John’s conference presentation is entitled Garnering those English usage and style gremlins: Revealing the contemporary even-handedness of GMEU. John will also give a Friday afternoon workshop entitled It needs only a ‘light’ edit: Negotiating the differences between light, medium and heavy editing.
Emma Goldsmith originally trained as a registered general nurse at St Thomas’ Hospital in London. She moved to Spain in 1987 and for the following 10 years she worked as a staff nurse through the BNA (British Nursing Agency) during visits to England. This gave her broad experience in a wide range of hospital settings.
Meanwhile, in Madrid, Emma set up as a freelance Spanish-to-English translator, first working for local translation agencies and later — in the internet age — specialising in medicine for global companies and individuals. She now has more than 20 years’ experience in translating clinical-trial documentation, articles for publication in medical journals and product information for EMA submissions. Emma is a member of Mediterranean Editors and Translators (MET) and currently serves as Webmaster on MET’s Council.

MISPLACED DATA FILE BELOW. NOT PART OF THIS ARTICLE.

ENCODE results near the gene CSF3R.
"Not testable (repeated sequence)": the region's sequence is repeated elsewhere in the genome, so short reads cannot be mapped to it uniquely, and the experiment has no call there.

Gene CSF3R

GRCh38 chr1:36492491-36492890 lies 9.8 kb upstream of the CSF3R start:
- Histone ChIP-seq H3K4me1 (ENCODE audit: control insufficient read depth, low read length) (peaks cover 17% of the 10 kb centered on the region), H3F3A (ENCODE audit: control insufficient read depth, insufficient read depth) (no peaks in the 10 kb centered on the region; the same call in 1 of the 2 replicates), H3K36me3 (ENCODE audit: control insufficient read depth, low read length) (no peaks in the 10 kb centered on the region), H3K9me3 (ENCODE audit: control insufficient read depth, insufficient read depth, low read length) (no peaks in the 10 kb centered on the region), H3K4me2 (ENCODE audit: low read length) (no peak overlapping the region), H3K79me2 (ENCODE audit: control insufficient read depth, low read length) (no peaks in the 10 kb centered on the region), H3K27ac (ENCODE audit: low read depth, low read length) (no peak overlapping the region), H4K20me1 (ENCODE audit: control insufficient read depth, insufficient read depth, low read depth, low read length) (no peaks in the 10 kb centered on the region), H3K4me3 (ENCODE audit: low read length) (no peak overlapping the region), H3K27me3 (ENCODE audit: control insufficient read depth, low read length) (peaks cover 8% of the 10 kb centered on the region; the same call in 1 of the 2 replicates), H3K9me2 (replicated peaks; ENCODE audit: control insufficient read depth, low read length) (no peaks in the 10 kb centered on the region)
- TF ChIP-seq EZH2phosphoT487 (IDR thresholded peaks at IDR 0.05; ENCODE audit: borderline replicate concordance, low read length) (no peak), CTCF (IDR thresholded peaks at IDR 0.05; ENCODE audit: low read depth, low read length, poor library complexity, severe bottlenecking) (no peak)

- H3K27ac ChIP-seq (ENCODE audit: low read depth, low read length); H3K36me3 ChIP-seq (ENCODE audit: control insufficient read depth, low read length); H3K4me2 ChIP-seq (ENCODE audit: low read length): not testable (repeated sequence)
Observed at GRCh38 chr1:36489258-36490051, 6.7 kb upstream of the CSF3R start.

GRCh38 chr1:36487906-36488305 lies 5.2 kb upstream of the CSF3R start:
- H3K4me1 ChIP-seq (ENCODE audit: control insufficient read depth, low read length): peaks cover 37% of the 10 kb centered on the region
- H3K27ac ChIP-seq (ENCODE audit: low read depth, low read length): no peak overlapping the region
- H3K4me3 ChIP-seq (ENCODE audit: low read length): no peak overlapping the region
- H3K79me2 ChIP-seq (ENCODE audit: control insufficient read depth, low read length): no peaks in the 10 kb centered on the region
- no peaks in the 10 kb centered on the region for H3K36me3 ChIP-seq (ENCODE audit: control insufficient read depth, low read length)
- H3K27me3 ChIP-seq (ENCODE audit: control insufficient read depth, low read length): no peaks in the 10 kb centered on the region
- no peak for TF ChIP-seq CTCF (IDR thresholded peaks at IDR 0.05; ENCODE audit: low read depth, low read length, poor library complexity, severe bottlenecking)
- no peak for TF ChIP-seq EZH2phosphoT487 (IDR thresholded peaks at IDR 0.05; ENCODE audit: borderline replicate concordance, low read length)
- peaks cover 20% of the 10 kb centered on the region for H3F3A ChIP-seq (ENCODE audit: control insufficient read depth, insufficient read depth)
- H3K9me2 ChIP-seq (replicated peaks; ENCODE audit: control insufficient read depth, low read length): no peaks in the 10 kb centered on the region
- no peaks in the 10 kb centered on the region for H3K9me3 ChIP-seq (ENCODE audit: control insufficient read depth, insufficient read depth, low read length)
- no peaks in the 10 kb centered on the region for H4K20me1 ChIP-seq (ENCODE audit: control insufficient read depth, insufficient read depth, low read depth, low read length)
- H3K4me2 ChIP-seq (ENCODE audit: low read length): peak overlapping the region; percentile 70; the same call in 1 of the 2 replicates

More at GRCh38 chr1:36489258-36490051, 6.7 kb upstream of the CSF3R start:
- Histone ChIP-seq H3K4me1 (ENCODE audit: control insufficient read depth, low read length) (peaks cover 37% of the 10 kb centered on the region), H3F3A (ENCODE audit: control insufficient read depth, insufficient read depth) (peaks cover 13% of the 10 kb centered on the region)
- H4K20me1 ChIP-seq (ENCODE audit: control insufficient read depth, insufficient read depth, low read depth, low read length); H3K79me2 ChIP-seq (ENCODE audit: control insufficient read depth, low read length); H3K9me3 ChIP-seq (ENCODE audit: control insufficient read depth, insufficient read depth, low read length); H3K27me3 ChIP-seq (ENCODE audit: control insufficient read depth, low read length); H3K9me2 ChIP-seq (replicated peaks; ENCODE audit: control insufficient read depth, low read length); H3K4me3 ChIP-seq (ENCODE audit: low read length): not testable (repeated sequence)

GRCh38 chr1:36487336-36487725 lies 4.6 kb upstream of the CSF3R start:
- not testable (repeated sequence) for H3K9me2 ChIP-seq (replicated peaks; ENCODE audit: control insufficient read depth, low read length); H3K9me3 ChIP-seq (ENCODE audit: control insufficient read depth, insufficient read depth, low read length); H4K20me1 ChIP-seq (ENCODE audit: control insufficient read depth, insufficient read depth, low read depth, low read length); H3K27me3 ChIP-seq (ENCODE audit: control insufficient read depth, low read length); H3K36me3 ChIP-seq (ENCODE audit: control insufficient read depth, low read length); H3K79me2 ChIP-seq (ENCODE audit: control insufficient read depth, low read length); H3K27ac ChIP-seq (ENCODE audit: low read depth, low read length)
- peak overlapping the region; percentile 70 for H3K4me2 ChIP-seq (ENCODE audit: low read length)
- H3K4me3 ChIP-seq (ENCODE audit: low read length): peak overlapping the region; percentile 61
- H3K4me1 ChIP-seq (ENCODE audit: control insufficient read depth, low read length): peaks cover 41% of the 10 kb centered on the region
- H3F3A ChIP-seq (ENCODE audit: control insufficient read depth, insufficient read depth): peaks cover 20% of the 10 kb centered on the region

Emma is giving a Friday pre-conference workshop entitled EU regulatory medical writing and EMA templates: Compliance and consistency. Emma will also participate in a panel discussion with Anne Murray, Marije de Jager and Valerie Matarese entitled Invasive species: Language versus subject specialists in biomedical editing and translation.
SENSE 2018 Conference
Trends affecting language professionals
Call for proposals (now closed)
We invite proposals that relate to the theme of the conference: trends affecting English-language professionals.